Making Good Software

A blog by Alberto G (Alberto Gutierrez)

Written by Alberto Gutierrez

May 4th, 2009 at 11:54 pm

7+1 tips for naming variables

with 23 comments

1.- The variable name has to be as descriptive as possible. Don´t use generic names.

Good example: daysDateRange, flightNumber, carColor.

Bad example: days, dRange, temp, data, aux…

There are a lot of developers who would prioritize short variable names over descriptive names because that will save time when typing the code, but who cares? It doesn’t help to improve the quality of the software, it only saves a few minutes per day (maximum) per developer, by the other hand, when having descriptive variable names, the overall quality of the software will increase because it will be easier to modify and read the code.

2.- The variable name has to be as short as possible.

This rule goes hand by hand with the first rule, the variable names should be as short as possible but as descriptive as possible.

This basically means that while we still try to come up with short names, we prioritize descriptive names over short names, we only pick the shorter one when they are as descriptive as the longer one.

Bad Examples: howLonDoesItTakeToOpenTheDoor, howBigIsTheMaterial…

Good Examples: timeToOpenTheDoor, MaterialSize.

3.- It´s OK to use abbreviations, but explain the abbreviation with a comment.

Sometimes to have a good descriptive name is necessary to make very long variable names, which is fine, but the variable size can be improved by using abbreviations, just make sure that when the variable is declared there’s a comment that explains the meaning.

4.- Use proper Hungarian notation when necessary.

There’s a great post from Joel on software that explains what the proper Hungarian notation is and how to use it. Basically it says that when coding a method where we have variables holding the same data, but with different types, the Hungarian notation can help us.

Example: Imagine a method that receives apples, then it classifies the apples depending in their color, and finally discards the ones that are not matured enough. We could use in this example the following variable names:  incoming_apples, red_apples, yellow_apples, notMaturedYellow_apples, red_apples, maturedGreen_apples…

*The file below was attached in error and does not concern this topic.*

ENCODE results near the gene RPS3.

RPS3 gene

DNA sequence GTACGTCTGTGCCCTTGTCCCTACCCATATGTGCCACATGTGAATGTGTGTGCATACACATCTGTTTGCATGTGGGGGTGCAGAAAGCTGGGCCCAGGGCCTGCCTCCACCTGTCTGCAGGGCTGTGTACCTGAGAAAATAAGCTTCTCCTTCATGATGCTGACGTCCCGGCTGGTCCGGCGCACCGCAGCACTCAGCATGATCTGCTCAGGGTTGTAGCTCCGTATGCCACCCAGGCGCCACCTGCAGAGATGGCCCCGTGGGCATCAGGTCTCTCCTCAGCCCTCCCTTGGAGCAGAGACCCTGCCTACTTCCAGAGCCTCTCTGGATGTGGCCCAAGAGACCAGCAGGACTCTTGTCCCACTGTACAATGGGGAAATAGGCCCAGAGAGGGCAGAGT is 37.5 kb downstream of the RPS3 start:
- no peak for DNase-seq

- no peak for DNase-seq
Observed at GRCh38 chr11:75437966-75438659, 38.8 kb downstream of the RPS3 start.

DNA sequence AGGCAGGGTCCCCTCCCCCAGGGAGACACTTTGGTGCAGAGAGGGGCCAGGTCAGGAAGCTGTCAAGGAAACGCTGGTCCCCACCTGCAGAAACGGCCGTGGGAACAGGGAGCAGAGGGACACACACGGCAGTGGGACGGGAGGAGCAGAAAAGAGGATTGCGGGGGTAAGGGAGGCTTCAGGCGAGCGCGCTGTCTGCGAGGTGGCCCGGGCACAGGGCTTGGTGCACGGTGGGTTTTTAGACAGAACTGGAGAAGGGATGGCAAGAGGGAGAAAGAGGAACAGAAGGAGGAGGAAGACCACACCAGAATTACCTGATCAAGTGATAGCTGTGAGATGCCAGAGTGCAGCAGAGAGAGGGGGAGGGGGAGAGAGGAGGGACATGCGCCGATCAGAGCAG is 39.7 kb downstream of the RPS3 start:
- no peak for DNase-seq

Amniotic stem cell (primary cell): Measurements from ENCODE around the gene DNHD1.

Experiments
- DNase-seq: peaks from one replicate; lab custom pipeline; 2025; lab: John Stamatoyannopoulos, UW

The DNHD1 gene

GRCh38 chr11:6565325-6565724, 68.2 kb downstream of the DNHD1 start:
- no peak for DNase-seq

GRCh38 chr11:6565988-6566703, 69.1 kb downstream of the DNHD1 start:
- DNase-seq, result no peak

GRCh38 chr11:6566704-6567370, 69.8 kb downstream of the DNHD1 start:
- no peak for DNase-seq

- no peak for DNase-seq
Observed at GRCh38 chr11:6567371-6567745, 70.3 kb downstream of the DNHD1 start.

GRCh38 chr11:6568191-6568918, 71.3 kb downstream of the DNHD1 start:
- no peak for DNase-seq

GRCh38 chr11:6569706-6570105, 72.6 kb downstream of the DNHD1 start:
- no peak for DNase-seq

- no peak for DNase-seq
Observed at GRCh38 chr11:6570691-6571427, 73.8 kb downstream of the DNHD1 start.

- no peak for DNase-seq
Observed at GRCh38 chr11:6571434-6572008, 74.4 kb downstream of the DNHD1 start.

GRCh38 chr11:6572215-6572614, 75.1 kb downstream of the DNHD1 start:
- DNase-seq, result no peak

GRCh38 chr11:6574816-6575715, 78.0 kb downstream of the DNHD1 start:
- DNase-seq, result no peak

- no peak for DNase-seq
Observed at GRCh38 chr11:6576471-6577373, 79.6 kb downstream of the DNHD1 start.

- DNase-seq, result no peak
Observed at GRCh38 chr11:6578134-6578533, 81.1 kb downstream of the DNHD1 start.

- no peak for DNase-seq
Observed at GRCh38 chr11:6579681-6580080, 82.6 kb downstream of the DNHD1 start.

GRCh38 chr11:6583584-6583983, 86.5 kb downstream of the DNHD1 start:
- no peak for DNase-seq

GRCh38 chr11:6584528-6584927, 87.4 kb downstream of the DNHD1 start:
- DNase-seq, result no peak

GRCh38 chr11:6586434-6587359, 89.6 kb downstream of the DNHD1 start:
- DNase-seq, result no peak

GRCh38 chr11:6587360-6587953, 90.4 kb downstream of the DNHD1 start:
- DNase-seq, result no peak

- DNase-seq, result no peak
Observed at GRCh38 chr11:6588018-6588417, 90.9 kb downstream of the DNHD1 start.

5.- Don´t use negative logic for your variable names.

Good Example:  IsEnabled.

Bad Example: IsNotEnabled.

It’s always easier to read and undertand an statement that is expressed in a positive language that in a negative language.

6.- Be consistent.

If you have used a variable name called customer in a method, then don’t call it client in the next method, or if you use an abbreviation in one method, use it for all the methods the same.

7.- Map the application domain terminology with your names.

In different domains, different concepts have very specific and different meanings, for example, “order” doesn’t always mean the same in the different domains, try to map these specific concepts with your variable names so that when you name something with a concept from the business domain it means exactly the same.

Example. If your customer just considers “order” an “order” that has been approved, don’t call “order” to a non approved one in your code, call it “nonApprovedOrder”.

Golden rule.- Spend a few minutes thinking about your variable names.

If you find yourself writing variable names as soon as you need them in your code without even thinking on their name for a second, you are probably picking bad names for them.

If you always try to have good variable names, and you have found yourself thinking a couple of minutes for the best name for a variable, even if you don’t follow the other tips, you are likely to have pretty good variable names in your code.

23 Responses to '7+1 tips for naming variables'

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  1. Ok

    #1 – I agree with you on keeping the vars easy to read, but c’mon: daysFromDateRangeStartToEnd that is just to long. daysDateRange would be better

    #2 – go to #1

    #3,#5 totally agree

    Good article!

    Mardix

    http://www.givemebeats.net

    Mardix

    5 May 09 at 4:16 am

  2. Great list!

    I have a similar list of 5 rules of variable naming, several of which are slightly different…

    Ian Hickman

    5 May 09 at 3:06 pm

  3. Nice list. Under “Be consistent,” I’d add that you should use a consistent casing convention. Exactly what casing convention is more a matter of personal choice, but program logic can get pretty confusing if you vary between underscores, UC first, camel casing, etc. without rhyme or reason.

    Stephen Ward

    5 May 09 at 4:07 pm

  4. I have to agree with Mardix. A descriptive variable is good, but it should not consist of more than two words.

    Speed of typing is not the only argument for short variables. Speed of reading is also something you have to think about. Shorter variables means that we can keep more in our heads when reading code. It will also decrease uncertanties.

    What is the difference between

    daysFromDateRangeStartToEnd and daysFromDepartureDay. It is easy to read in this comment, but when you add lots of these variables in the code, it adds uncessessary time required to read and comprehend.

    K

    5 May 09 at 4:14 pm

  5. Hi Mardix, thanks for your comment, actaully I think you are completely right, daysDateRange would be much better than daysFromDateRangeStartToEnd, thanks for the correction!!!!

    Alberto G

    5 May 09 at 10:57 am